The Milkweed Diaries

Monday, May 2, 2011


After day three of the three busiest days in our farm's life (selling more than 2,500 plants at the biggest grower-to-gardener sale in the region, with an estimated turnout of 25,000 people) I was ready for a slow and easy evening with a glass of wine and my couch. Christopher and I had finally collapsed in a limp pile of plant-selling exhaustion and were preparing to lie still for as long as possible when Christopher looked out the window and said, "WHAT IS THAT?!?!?!"

A beautiful swarm of honeybees had settled in a small hawthorn tree in the garden, about three feet off the ground! (If you click on the image above, you can see a larger version in which you can see the individual bees.) From the depths of my foggy, exhausted brain, I somehow located a dusty memory of learning about swarms at Bee School. I remembered that it is a rare and special occasion when a swarm crosses your path, and I felt certain it was beyond my beginning beekeeping skills to capture it. But I knew you have to act fast with a swarm, or risk the bees moving on.

I called two super-knowledgable local beekeepers, Joan Chesick and Calvin Robinson. Joan wasn't home, and Calvin was in another state, but answered his phone and talked me through the process, encouraging me and telling me I could do it, giving me step-by-step instructions and the confidence to peel my tired self off the couch and get out there and give that swarm a home!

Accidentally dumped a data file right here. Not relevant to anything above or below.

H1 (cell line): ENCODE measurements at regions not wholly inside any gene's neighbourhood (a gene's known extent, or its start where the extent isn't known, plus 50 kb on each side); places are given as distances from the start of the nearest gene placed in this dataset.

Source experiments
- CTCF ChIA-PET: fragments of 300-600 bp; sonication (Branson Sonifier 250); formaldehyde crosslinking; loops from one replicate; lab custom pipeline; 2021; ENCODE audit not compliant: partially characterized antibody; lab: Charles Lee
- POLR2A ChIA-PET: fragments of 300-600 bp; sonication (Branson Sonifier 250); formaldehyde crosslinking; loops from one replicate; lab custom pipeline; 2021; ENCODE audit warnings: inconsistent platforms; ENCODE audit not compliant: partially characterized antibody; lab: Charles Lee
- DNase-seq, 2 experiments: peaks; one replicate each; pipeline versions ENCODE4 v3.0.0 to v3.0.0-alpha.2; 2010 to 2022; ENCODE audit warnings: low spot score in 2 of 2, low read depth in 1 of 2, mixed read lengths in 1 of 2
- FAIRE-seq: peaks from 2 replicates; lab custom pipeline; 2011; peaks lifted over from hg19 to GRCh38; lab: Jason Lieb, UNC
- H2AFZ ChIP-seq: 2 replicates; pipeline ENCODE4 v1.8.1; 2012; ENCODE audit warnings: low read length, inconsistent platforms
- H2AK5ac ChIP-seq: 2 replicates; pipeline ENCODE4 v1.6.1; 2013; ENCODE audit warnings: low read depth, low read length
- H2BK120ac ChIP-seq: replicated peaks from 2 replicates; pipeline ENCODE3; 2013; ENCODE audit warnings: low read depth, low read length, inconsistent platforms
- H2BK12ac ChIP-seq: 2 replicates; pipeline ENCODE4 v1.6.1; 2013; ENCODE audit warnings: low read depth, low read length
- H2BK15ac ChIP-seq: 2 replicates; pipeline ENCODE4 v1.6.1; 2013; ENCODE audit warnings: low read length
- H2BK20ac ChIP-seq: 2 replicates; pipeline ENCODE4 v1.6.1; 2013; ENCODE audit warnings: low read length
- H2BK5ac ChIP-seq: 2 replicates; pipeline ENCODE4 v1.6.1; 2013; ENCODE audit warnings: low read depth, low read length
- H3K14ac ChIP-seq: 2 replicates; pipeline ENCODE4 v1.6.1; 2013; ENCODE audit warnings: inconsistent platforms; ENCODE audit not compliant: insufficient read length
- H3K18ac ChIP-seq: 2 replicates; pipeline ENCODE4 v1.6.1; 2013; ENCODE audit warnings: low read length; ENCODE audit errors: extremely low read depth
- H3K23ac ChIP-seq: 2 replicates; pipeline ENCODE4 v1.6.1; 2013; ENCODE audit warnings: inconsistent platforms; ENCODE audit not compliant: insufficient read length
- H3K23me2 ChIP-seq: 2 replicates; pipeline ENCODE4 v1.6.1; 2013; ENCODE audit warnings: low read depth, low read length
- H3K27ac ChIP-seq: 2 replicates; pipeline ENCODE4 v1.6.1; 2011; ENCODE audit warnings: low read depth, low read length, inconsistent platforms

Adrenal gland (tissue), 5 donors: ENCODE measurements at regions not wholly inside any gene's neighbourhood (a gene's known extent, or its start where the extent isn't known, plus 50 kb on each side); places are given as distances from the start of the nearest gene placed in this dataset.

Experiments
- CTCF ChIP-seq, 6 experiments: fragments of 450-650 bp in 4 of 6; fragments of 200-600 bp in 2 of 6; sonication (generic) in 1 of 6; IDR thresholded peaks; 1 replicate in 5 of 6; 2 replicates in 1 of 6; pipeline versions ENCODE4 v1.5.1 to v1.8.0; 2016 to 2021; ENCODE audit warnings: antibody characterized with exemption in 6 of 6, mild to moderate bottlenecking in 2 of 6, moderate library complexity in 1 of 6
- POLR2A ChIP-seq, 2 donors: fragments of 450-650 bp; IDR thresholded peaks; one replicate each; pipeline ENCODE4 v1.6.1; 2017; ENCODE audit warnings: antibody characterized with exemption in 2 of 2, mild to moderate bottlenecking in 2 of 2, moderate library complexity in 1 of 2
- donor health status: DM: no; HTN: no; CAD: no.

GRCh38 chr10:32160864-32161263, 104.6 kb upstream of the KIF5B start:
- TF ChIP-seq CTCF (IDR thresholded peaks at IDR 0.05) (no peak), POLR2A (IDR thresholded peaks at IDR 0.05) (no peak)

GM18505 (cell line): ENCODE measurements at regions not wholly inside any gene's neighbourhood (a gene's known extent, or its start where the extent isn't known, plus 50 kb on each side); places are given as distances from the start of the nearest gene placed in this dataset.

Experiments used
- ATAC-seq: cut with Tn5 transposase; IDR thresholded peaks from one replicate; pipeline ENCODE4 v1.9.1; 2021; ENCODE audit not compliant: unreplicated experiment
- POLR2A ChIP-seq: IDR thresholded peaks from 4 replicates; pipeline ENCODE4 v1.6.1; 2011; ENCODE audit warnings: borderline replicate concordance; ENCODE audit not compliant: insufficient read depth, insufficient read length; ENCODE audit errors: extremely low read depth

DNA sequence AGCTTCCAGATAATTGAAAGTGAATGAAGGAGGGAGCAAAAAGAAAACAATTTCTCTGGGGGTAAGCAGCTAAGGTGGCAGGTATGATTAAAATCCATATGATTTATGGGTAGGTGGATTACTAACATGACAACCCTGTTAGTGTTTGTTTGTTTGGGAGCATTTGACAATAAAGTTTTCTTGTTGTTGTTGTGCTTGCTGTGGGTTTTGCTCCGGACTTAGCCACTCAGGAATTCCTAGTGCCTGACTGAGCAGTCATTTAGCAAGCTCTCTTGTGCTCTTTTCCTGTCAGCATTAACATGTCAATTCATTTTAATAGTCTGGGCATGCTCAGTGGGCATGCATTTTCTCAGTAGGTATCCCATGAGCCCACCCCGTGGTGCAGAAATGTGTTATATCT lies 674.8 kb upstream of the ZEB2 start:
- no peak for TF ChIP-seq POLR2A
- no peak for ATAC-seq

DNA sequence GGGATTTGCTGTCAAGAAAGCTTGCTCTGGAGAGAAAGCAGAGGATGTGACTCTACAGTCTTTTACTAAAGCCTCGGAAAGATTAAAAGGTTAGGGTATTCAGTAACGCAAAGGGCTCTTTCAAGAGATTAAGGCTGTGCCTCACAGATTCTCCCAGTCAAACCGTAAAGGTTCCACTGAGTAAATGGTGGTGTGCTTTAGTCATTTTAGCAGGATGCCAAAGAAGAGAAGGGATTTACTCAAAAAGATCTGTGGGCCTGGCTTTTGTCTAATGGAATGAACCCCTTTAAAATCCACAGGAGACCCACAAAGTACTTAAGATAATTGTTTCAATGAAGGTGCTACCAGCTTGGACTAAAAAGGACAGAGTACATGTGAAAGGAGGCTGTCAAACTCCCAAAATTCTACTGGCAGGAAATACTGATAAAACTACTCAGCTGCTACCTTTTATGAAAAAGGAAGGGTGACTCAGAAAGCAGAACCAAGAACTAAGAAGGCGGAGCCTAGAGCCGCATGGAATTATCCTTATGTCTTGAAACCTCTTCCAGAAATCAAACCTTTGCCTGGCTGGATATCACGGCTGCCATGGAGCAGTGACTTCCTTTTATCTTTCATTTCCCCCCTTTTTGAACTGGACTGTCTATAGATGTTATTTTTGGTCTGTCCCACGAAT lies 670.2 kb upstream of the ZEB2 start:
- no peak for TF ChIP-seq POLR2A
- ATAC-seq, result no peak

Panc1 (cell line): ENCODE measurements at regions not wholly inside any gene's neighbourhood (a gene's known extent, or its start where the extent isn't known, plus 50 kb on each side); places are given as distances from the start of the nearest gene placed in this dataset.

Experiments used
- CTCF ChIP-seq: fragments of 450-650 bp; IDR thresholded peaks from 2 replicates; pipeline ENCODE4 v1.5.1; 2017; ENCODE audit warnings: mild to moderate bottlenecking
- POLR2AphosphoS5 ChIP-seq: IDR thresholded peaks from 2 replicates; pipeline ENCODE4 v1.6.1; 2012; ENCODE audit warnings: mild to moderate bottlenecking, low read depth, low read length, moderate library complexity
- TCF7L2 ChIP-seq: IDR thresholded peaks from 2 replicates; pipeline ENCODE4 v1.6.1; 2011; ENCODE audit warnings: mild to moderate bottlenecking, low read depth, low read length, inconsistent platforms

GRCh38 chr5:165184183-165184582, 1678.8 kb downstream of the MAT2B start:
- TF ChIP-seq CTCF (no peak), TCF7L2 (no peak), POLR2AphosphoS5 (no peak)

Thanks to Calvin's calm and clear instructions and my best efforts, the new bee colony is housed in an empty hive body I had. The hardest part was robbing a frame of drawn comb and honey from my existing hive to keep the swarm interested in their new home. Normally our bees are easygoing and don't seem to mind my intrusion, but this time they were riled up, and I got stung a few times through my clothes and even through my rubber gloves.

Dealing with the swarm was much easier, and really magical. Here's a poor-quality video Christopher shot on my phone - it was dusk, so it's a bit hard to see, but captures the process.

What a blessing from the universe on a busy Beltane. I am so grateful for the overflowing abundance - the overwhelming turnout at the plant sale, the hundreds of gardeners who bought plants from us and the few who even brought us gifts of special and rare plants, the other vendors who created a lively barter and gift economy at the sale, and the BEES who decided to make Red Wing Farm their home!


Kathryn Temple said...

Oh my freaking goodness! I didn't think I could have any more respect for you than I already did. You are so hard core. I love that this happened on Beltane!

Dana said...

Ditto what KT said. And that picture of the swarm is gorgeous. Good place, good people, good bees.

Amber said...

That is amazing! Beautiful! I can't wait for my own hives. I hope you did well at the Herb Festival, you had a lovely set-up. :)

Sharon said...

Wow you are so lucky. - I came thru Google search looking for info on Cherokee Trail of Tears beans. So glad I found you.

Milkweed said...

Hi Sharon, and great to meet you here! Are you growing the Trail of Tears beans? And thank you, KT, and DanaDee - takes one to know one. Amber, you are going to love having bees! They are incredible.

sharon said...

Thanks for following my blog. I checked your out and Wow! Really love what you are doing in such a committed and down to earth way.
Looking forward to your posts.

Milkweed said...

Thank you, Sharon!

jack-of-all-thumbs said...

Nice work! I confess to being a pitiful beekeeper, but my bee girls are doing fine all by themselves.